But with Flytographer (where we found Garcia), Angle, Local Lens, and TravelShoot—four major marketplaces for this type of service—all of the photographers go through an extensive vetting process before being allowed to advertise on these sites.
"We only accept 2%–3% of the photographers who apply to work with us,” according to Flygotgrapher's Smith. “They have to be a seasoned photographer with at least 2 years in the business. We look at their portfolios and we do a Zoom interview, so we not only assess how they work, but what their personality is like. We try to find people who truly love hosting visitors in their hometown, who will share tips, who have pride in their home city. We made some mistakes early on, but after 10 years of doing this we now have the process down.”
Looking through portfolios on these sites, you should be able to get a feel for the different vibes of each photographer and what kind of pics you can expect.
“I have some photographers who are more focused on style and fashion, others more oriented to families, others who are great for solo travelers,” said Lopez of Angle.
Many of those who specialize in family photography will bring toys to the shoot and have other methods of guaranteeing smiles from kids.
"I don't want to give all of the tricks away, but sometimes a photographer will put a small stuffed animal on top of the camera," Smith explained. "Or she’ll pull the child aside and give him a secret to whisper in his father’s ear—a secret sure to lead to giggles. If people want a holiday card photo with everyone smiling and looking forward, the photographer will try to get that out of the way first, before moving on to more spontaneous photos."
(Flytographer's home page)
Picking the date and place
It’s possible to get appointments with photographers within 24 hours of a shoot, but to guarantee you get the artist whose portfolio you like best—or to get a shoot at all in smaller cities—booking several weeks in advance is the smarter strategy.
Of course, the earlier you book the less you'll know what the weather has in store. But all of the organizations featured here will do what they can to reschedule the shoot or give you a refund if storms or other kinds of inclement weather disrupt your plans. Photo shoots can cost between $90 and $450, depending on the destination and the amount of time requested.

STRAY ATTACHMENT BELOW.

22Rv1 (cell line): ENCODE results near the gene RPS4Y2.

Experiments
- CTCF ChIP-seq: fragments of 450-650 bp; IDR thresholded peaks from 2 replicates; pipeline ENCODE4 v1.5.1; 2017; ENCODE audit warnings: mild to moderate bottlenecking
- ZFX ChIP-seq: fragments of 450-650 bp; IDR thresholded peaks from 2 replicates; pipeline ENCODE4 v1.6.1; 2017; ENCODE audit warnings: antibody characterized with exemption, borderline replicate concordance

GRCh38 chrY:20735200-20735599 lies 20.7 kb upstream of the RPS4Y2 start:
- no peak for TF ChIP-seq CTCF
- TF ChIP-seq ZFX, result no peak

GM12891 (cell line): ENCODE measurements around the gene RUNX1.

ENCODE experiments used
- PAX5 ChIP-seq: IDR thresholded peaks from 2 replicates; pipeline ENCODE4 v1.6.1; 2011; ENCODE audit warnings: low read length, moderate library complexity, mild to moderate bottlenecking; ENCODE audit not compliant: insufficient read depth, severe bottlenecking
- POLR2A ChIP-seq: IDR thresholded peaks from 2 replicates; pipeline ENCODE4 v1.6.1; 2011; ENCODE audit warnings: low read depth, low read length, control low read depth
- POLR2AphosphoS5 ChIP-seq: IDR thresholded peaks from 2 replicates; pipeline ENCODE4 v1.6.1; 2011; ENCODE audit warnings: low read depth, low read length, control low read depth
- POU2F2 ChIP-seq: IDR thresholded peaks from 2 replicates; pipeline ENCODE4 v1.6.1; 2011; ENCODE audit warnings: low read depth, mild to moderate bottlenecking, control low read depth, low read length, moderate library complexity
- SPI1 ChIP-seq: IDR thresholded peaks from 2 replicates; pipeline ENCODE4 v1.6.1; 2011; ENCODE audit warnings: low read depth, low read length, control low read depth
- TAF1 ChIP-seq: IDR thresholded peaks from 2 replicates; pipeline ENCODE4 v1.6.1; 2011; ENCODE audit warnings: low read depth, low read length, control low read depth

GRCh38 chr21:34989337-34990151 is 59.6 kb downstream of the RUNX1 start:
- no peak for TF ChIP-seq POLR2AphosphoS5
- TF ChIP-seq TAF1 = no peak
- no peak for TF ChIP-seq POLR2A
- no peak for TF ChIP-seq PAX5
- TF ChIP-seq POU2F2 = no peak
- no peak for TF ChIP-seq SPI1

Most visitors want photographs at iconic sites, so the four online platforms I've highlighed have each put together strolls that place visitors in front of the marquee attractions—but in a way designed to leave the customer with unique photos that don't have randos crowding the frame.
“[Photographers] try to stay away from the most crowded and touristy locations,” Lopez said. “If you wanted a great Paris shot, you wouldn’t go to Trocadéro for the photos but to another place that only the locals know about where you can see the Eiffel Tower but won’t have 10,000 people around.”
If the traveler wants to shoot somewhere other than one of the usual spots, that can be done too, as I know from personal experience. Because I was unable to find travel photographers available in the small city of Carcassonne, Garcia graciously agreed to come in from nearby Toulouse.
Ultimately, what surprised me about our photo shoot was how meaningful it felt to be saving memories of this trip in an intentional way.
Smith of Flytographer told me a story that goes to the heart of what this experience can be.
“We worked with Melanie, who was a 57-year-old widow,” Smith recounted. “She'd been widowed for 5 years and was tired of waiting for someone to be ready and free to go travel with her. So she decided to go alone, and she went to Amsterdam and had the best holiday of her life. She couldn't stop smiling, looking at the windmills and the tulips, and she was captured doing many of those things by a Flytographer.
"[Melanie] wrote to us afterwards and said, ‘When I'm an old woman in a nursing home I'll look back at these photos and I'll remember my bliss.’”